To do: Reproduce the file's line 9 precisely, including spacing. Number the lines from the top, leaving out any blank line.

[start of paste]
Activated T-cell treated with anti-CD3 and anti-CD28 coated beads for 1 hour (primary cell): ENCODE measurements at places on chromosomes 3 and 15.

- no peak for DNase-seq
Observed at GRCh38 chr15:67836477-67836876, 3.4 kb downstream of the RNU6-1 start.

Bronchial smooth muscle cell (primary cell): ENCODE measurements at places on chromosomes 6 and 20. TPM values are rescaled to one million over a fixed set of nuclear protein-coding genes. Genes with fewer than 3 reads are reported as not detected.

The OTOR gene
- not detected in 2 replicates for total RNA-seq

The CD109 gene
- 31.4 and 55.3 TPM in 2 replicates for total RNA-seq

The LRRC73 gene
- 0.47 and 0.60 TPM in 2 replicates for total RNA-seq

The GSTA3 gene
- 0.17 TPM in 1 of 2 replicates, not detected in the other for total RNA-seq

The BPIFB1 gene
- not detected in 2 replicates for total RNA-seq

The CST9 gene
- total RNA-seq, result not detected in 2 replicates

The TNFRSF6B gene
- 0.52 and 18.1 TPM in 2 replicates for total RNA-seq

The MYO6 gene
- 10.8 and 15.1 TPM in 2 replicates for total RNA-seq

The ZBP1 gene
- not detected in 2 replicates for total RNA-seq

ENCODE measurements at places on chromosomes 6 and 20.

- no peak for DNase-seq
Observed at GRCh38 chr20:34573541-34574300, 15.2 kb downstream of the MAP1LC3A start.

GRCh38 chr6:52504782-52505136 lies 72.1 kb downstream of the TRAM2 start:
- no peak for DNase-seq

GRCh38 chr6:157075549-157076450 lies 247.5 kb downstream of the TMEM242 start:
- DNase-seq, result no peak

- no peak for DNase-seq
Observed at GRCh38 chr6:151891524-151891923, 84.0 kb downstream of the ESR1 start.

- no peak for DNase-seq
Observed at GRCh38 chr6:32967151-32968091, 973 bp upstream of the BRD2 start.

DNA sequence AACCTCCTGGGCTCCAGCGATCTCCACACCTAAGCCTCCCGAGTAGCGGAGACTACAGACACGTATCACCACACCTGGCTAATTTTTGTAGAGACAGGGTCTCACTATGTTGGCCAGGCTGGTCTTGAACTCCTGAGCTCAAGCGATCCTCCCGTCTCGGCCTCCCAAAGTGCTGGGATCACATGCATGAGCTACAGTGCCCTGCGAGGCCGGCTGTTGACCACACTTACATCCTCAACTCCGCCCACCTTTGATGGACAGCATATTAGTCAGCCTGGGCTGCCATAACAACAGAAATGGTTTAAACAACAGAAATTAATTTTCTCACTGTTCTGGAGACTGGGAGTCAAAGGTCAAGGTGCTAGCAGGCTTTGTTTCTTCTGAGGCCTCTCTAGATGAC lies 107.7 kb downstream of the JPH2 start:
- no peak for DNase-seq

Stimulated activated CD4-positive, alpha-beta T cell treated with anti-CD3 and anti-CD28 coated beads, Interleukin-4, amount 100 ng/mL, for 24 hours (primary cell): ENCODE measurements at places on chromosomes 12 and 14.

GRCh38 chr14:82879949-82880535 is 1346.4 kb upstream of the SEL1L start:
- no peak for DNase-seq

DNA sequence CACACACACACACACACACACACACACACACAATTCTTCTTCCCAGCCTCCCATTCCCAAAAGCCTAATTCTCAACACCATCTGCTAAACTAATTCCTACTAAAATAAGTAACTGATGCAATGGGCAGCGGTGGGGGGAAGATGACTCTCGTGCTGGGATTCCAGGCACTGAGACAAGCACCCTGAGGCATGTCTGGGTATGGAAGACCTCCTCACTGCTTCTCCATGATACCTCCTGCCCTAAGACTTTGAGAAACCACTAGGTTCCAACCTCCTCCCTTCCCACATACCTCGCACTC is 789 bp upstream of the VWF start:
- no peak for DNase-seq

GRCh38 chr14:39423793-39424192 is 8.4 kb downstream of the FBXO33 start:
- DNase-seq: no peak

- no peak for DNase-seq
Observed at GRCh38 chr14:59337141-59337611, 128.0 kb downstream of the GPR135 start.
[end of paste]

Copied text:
The LRRC73 gene